Aug 29, 2013
Nearly 2,000 CWA activists joined the tens of thousands of people marching on the National Mall this past weekend to commemorate the 50th anniversary of the March on Washington for Jobs and Freedom and to reinforce the fight to ensure our democracy works for every American.
CWAers traveled from Connecticut, New York, New Jersey, Ohio, Virginia and Georgia, joining hands with civil rights activists, students, union members, community organizers, environmental activists, people of faith and many more, all part of a movement to bring the dream of economic and social justice closer to reality for all. CWA red mixed with SEIU purple, AFSME green, UAW blue and other unions gathered around the Lincoln Memorial Reflecting Pool.
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"If I had to pick one word to describe my feelings during the March on Washington it would have to be 'overwhelming,'" said CWA District 4 Vice President Linda Hinton. "Such diversity! To be surrounded by brothers and sisters, and especially our elders who were there 50 years ago and have returned today, reinforces my desire to continue the struggle. It was about jobs then, and it is still about jobs. There is so much more work to do, and we cannot falter."
Hinton said that at one point during the march, she grew tired from walking. But then she witnessed the elderly woman with a walker struggling with each step.
"She continued. She had been walking for 50 years and never gave up, and nor will I," Hinton said.
CWA activists wore t-shirts reading, "I am a drum major for justice..." echoing a famous, powerful line from one of Martin Luther King, Jr.'s sermons.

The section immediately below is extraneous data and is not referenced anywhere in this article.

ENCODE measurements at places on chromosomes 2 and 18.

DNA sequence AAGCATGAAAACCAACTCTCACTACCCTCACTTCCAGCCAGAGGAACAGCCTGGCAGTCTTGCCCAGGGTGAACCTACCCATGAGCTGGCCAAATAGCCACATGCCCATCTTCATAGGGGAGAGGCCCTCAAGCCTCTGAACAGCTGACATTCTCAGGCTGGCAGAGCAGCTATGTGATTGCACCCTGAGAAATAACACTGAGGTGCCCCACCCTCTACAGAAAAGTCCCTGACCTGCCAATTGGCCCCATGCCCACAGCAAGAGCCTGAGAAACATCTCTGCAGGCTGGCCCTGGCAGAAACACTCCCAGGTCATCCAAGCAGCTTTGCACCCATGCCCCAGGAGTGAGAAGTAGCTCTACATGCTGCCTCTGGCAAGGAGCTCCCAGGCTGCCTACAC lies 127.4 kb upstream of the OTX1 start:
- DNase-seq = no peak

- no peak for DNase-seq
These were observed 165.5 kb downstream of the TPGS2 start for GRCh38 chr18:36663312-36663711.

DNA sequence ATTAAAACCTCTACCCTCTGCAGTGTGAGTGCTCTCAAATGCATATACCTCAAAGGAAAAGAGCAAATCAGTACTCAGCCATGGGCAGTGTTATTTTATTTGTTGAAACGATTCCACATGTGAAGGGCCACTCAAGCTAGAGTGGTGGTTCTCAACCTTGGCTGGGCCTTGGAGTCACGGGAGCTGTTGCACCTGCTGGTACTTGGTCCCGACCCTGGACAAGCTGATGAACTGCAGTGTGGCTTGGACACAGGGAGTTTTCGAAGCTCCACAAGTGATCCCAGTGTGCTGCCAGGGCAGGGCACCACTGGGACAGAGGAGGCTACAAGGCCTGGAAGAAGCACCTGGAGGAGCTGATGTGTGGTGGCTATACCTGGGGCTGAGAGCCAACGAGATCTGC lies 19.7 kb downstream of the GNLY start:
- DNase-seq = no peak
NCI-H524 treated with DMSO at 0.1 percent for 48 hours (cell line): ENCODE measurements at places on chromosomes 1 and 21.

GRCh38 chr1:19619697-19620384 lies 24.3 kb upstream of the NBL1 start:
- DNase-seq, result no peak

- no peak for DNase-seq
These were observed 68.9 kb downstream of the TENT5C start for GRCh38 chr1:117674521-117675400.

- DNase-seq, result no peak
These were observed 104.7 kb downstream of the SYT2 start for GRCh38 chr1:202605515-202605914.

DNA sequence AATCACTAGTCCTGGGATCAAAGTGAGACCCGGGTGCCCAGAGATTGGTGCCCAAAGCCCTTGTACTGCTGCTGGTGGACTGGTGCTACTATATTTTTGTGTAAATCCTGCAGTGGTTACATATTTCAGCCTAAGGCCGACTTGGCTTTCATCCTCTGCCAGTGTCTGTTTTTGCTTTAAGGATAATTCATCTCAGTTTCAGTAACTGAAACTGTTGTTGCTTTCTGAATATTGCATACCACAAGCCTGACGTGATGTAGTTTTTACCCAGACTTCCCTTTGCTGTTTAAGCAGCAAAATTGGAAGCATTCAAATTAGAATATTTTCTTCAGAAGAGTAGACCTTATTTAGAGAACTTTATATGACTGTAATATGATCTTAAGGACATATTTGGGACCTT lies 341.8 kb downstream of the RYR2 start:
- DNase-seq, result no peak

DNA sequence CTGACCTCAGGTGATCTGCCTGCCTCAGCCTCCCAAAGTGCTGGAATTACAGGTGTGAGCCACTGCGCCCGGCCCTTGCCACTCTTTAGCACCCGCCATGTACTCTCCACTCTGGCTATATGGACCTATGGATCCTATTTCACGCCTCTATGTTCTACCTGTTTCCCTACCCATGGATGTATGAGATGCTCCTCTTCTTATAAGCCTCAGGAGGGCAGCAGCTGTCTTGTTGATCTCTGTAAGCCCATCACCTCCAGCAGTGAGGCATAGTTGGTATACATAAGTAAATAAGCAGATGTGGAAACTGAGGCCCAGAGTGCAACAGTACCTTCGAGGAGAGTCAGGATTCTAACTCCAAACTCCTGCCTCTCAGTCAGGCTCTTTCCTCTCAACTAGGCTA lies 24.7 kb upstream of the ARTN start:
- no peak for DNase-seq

In 1963, marchers were fighting for jobs, economic justice and racial equality. While the country has made progress, much of the movement's work remains unfinished. Many of the marchers and speakers reflected on their own hopes and dreams, as they remembered MLK's historic "I have a dream" speech. They talked about the murder of Trayvon Martin, fighting to restore the Voting Rights Act, boosting the minimum wage and shrinking the gap between the nation's rich and poor.
"This is not the time for nostalgic commemoration," Martin Luther King III told the crowd. "Nor is this the time for self-congratulatory celebration. The task is not done. The journey is not complete. We can and we must do more."
Georgia Rep. John Lewis, the only surviving speaker from the 1963 march, said, "I gave a little blood on that bridge in Selma, Alabama, for the right to vote. I am not going to stand by and let the Supreme Court take the right to vote away from us. You cannot stand by. You cannot sit down. You've got to stand up. Speak up, speak out and get in the way."
On Wednesday, activists gathered again on the Mall to hear speeches by President Barack Obama and former Presidents Bill Clinton and Jimmy Carter, who all stood on the very spot where MLK rallied the nation.
"It was an amazing event to see so many people come together – people committed to fairness for all and to finally push to bring an end to racism in this country," said CWA Chief of Staff Ron Collins. "I was honored to be there with so many labor folks, civil rights, community and faith based groups. As I marched, listen to the speakers and watched people of all ages, races and gender, I was filled with emotion."
CWAers were a part of the March on Washington in 1963 and again 50 years later, as workers, civil rights activists, greens students, people of faith and many more came together to support the dream of democracy and justice for all.
No one can do it alone. Building a movement of allies is how we will achieve economic and social justice.
CWA activists from Ohio, Georgia, North Carolina, the mid-Atlantic and other states bus to DC for the March. Many took overnight buses to get here in time.
Bus greeters hand out t-shirts and lunches as CWAers head out for the rally and march.
On the way to the Lincoln Memorial.
CWA D4 Vice President Linda Hinton, center, Sonny Morgan, IUE-CWA, left, and Sylvia Ramos, assistant to D6 Vice President Claude Cummings, on the steps of the Lincoln Memorial.
The march ended at the MLK memorial.
In San Jose, Calif., some 500 people, including members of CWA Local 9423, marked the 50th anniversary of the March on Washington at a march sponsored by the NAACP, unions, community groups and others.